When writing an outline, you should keep in mind a typical research paper structure that commonly includes: But if your research paper is not long, its format may include an introduction, body paragraphs, and a conclusion.
In any case, you should follow specific guidelines provided by your instructor. You have a clear direction and it’s time to create the first draft with a title, in-text citations, and a reference page.
Here is an example of a debatable thesis statement: You should find enough secondary and primary credible sources on the subject of your paper, carefully read all of them, and find relevant evidence to support your thesis.
At this stage, you should evaluate your sources, take notes, and start documenting your sources according to a citation style specified by your instructor (APA, MLA, Chicago, Harvard, etc.) Make sure you use the latest edition of a specific style guide.
Your thesis statement should be concise and reflect the type of paper you are writing.
All research papers can be divided into 3 categories: You have to devote enough of your precious time to creating a good strong thesis statement so that your project has a clear purpose.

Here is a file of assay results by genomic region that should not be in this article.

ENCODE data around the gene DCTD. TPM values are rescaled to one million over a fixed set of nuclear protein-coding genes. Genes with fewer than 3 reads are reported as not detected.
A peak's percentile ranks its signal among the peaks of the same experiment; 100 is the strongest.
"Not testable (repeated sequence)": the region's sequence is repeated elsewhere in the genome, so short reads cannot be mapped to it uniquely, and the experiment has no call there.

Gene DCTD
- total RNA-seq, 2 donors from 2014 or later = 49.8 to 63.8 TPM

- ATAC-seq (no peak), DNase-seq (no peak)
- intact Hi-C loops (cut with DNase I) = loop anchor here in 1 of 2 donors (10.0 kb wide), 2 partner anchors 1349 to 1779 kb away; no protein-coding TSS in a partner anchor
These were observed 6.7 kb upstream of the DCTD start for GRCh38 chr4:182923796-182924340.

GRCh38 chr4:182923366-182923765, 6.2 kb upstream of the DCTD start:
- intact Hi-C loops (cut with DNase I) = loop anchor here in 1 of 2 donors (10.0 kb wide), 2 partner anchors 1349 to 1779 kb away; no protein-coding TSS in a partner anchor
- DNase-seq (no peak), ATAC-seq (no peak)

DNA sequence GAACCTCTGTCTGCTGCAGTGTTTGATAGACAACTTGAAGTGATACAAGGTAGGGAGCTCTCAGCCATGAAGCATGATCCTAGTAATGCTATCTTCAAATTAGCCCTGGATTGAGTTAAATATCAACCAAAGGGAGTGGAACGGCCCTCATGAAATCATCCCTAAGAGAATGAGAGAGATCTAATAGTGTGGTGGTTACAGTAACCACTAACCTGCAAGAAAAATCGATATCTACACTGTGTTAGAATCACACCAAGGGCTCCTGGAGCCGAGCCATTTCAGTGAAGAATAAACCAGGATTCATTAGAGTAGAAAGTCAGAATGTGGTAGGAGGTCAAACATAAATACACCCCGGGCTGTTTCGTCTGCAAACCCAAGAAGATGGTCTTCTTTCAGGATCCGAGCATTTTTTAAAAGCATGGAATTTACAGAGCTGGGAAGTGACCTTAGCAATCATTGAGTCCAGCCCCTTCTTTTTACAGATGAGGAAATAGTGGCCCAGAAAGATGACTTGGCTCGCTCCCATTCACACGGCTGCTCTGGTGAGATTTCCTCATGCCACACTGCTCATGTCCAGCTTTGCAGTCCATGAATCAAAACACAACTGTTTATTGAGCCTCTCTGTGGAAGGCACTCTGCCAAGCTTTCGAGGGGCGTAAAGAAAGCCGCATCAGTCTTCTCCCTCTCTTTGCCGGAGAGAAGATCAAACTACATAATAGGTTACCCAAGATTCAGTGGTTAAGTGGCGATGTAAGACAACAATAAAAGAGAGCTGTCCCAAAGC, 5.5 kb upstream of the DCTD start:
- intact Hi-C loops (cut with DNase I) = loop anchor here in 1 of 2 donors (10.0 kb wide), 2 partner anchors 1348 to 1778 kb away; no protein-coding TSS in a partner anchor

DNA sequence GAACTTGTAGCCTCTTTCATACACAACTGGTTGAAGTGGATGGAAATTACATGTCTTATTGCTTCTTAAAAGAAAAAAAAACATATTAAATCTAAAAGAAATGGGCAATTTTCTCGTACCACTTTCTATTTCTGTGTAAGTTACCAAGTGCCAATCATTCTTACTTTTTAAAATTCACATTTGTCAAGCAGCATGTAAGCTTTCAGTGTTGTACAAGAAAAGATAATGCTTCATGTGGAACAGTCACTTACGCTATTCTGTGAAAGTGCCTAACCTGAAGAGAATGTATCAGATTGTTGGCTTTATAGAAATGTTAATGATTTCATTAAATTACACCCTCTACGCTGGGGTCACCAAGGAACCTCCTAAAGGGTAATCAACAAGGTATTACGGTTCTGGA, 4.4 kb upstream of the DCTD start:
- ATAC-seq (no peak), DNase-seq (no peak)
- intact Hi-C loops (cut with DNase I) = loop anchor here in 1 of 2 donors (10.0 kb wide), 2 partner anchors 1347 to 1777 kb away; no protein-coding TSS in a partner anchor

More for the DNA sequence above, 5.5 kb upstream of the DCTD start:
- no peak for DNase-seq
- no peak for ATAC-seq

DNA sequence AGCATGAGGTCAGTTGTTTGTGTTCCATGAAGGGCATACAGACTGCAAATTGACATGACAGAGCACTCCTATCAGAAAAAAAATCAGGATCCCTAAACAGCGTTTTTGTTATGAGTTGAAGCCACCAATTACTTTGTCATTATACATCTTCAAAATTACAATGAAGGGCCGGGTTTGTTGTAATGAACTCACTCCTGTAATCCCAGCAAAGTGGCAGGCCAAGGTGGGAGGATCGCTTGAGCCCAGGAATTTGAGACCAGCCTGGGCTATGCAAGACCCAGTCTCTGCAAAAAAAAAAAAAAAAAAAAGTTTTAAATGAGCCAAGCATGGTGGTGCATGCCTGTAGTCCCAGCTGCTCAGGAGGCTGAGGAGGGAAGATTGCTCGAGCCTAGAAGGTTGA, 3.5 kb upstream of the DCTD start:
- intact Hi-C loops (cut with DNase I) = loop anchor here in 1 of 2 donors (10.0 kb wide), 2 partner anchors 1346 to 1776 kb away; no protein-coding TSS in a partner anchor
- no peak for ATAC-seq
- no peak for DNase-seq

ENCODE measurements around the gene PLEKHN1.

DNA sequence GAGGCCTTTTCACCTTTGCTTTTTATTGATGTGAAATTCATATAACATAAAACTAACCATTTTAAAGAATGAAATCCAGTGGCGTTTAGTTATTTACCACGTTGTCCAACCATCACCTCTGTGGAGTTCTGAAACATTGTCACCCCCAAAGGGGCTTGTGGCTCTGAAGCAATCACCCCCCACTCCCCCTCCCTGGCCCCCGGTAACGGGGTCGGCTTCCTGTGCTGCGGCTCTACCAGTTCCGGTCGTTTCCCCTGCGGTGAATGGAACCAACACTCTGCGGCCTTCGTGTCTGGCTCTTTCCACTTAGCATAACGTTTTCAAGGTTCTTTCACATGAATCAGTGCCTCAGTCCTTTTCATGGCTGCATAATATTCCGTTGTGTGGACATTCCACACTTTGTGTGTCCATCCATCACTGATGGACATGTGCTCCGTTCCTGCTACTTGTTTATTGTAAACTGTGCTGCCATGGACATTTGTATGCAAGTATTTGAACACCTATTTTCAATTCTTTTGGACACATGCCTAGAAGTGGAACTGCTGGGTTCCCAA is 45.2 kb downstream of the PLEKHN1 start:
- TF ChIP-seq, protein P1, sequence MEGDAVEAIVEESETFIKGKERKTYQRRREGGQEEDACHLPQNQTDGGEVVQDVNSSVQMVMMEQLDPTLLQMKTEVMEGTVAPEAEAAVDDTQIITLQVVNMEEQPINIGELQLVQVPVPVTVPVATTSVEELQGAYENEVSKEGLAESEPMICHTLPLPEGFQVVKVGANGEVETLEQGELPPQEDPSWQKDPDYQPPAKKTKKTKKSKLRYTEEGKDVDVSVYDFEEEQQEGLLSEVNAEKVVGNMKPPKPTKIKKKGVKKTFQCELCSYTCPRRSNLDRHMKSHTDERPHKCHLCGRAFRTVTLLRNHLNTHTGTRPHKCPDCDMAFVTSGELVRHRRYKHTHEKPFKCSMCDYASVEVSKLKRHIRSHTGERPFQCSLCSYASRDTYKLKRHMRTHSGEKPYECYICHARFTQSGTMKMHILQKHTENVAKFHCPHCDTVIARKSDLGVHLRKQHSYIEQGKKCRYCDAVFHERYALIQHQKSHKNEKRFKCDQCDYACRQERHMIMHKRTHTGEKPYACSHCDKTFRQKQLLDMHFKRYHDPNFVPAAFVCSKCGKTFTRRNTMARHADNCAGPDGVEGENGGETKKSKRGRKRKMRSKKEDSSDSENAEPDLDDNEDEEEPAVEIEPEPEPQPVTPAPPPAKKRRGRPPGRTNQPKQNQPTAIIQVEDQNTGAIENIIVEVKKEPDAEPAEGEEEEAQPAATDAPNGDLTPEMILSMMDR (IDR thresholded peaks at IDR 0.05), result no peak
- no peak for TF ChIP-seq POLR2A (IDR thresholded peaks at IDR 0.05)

The title is very important if you want to make a good impression on your readers because it’s the first thing that they see.
It forms their view on what exactly they should expect in your paper.
Don’t skip this vital step because without it, your project will lack focus and you will need more time for revising your draft trying to make sense of your jumbled thoughts. You have to finalize your thesis and create a working outline that you plan to cover and that will serve you as a roadmap and keep you focused.
Think about key points that you’ll need to develop to support your thesis statement.